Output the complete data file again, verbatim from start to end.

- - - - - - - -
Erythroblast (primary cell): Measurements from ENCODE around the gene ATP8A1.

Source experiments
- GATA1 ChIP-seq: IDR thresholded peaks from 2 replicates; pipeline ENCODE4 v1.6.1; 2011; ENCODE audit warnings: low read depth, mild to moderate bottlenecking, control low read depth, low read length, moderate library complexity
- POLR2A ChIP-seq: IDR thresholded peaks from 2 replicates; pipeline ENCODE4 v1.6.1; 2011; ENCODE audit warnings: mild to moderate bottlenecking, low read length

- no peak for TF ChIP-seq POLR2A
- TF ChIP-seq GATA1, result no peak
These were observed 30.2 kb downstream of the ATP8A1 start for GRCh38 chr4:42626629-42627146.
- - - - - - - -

Erythroblast (primary cell): Measurements from ENCODE around the gene ATP8A1.

Source experiments
- GATA1 ChIP-seq: IDR thresholded peaks from 2 replicates; pipeline ENCODE4 v1.6.1; 2011; ENCODE audit warnings: low read depth, mild to moderate bottlenecking, control low read depth, low read length, moderate library complexity
- POLR2A ChIP-seq: IDR thresholded peaks from 2 replicates; pipeline ENCODE4 v1.6.1; 2011; ENCODE audit warnings: mild to moderate bottlenecking, low read length

- no peak for TF ChIP-seq POLR2A
- TF ChIP-seq GATA1, result no peak
These were observed 30.2 kb downstream of the ATP8A1 start for GRCh38 chr4:42626629-42627146.